It’s tempting to say I was already there. My body on the streets of Seattle in 1999, moving with 40,000 other bodies, flush with the power of pedestrians en masse. I was surrounded by Turtles. Engulfed by Teamsters. We sang together to Sweet Honey in the Rock and screamed out, “Whose streets?! Our streets!!” as we moved past the low brick buildings of Belltown into the commerciality of Pike Street. We’d banished the cars, made room for hope. I looked up and saw a police officer standing on a rooftop, his fingers extended in a peace sign above his head, raised into the slate Seattle sky. There were people, citizens (that other c-word our countrymen were before they became consumers), as far as the eye could see. Our numbers blocked the World Trade Organization (WTO) delegates from entering the doors of their closed-door meetings.
That night, the news showed repetitive footage of the balaclavae’d Black Bloc in a standoff with the police and failed to show a single image from our massive peaceful march. I sighed. The world knew nothing. I slept in the back of my pickup truck while helicopters flew overhead, sounding like a war zone though I knew we risked only burning eyes from pepper spray or maybe an arrest. There were no firing squads.
But we made a mistake in Seattle.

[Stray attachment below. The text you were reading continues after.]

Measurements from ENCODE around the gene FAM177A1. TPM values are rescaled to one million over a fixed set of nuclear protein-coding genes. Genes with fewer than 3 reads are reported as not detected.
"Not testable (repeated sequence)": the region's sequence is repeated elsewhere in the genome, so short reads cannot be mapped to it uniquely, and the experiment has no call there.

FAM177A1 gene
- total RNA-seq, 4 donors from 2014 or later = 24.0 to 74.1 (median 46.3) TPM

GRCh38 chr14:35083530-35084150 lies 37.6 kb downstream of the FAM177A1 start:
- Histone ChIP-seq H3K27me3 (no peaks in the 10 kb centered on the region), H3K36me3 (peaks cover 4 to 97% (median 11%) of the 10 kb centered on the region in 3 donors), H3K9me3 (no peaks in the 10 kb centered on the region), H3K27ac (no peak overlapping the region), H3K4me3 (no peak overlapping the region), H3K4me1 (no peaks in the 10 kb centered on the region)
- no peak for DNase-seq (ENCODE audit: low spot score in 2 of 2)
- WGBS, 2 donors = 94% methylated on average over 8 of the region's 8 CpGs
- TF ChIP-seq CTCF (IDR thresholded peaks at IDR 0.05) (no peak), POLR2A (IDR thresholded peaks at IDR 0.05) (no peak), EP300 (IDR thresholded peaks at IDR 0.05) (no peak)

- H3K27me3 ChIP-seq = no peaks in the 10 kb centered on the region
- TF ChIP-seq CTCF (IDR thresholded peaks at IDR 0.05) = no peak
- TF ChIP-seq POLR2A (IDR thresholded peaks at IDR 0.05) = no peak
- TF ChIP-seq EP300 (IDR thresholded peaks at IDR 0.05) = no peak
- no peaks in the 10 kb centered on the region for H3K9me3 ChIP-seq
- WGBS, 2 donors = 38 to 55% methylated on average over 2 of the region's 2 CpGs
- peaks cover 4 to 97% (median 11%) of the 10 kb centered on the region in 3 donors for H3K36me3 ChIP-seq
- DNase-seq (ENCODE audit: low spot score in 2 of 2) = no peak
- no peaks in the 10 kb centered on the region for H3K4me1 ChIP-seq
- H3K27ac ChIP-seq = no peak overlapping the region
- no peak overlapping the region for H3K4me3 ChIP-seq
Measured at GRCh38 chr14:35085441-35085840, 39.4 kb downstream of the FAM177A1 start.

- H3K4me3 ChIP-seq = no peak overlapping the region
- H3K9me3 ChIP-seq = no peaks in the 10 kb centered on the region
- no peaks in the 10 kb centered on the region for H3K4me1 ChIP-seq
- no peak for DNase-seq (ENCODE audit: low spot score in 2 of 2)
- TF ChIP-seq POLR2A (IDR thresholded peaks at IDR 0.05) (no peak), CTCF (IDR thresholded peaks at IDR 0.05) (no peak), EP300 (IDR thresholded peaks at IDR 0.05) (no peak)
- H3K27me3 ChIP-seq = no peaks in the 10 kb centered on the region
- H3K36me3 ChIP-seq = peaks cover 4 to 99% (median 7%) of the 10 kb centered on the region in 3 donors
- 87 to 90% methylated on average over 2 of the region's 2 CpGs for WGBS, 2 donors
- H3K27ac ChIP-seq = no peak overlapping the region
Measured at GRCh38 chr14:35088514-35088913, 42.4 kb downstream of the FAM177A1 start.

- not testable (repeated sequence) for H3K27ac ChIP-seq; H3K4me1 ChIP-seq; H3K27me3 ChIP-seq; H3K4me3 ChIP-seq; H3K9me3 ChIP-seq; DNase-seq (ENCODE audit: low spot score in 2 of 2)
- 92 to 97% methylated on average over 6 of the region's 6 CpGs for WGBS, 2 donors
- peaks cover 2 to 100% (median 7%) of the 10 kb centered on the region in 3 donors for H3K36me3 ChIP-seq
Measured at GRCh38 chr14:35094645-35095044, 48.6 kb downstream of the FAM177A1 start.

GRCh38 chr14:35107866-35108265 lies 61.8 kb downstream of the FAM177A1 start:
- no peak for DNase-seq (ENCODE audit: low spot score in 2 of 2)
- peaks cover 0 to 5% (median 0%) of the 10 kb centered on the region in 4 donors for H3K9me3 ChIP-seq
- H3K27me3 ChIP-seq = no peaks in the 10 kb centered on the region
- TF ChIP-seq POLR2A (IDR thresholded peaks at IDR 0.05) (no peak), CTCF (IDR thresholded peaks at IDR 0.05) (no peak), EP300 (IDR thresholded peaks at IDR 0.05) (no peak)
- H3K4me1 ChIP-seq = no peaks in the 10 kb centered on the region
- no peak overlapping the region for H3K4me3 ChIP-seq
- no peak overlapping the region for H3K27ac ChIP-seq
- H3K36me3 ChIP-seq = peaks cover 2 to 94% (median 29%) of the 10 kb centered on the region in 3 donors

We went home.
Six hundred people had been arrested, and the WTO held their next meeting in Qatar, a remote Middle Eastern monarchy with no constitution or political parties.
But something radiated out from the hotspot. We’d fought the Free Trade Area of the Americas, an expansion of NAFTA, and in the years that followed, it faltered. Buy local began to mean something, even if just a slightly trendy antidote to globalization. People started talking about the distance their food traveled to get to them, about working conditions in places where brown people lived. Sustainability became a part of the thought process. The Internet gave voice to at least some of the voiceless who inhabited the other hemisphere of our planet. Years later, a federal jury declared that the Fourth Amendment constitutional right of many of those arrested in Seattle had been violated. And then there was a Persian Awakening. An Arab Spring. Los Indignados in Spain. Then Occupy Wall Street.
I have been ocupada, the other meaning, busy. Shifting a home from the heart of American commerce to a place where I dig clams. The pace is different, welcome. A fire beside me licks oxygen from the room and returns heat. I wrestle with guilt for not doing more.
But I have visited. There, outside the tents of Occupy Boston, under the glow of halogen streetlights, was the Beehive Design Collective poster against the FTAA I’d first seen twelve years ago, pinned to a table. A massive swirl of stoner art ink, the Americas caught in a spider’s sticky web, birds and buffalo bound in chains as mechanical arachnids spin the world with bombers. At Occupy San Francisco, lights illuminated tents as freezing rain poured down.
They have stayed.
There are accusations that they have no demands, but I find them unfounded. They are asking for bread. And roses.
The fire needs fuel. I break a twig easily between two fingers, but if I bundle them—five sticks or 40,000—they’re unbreakable.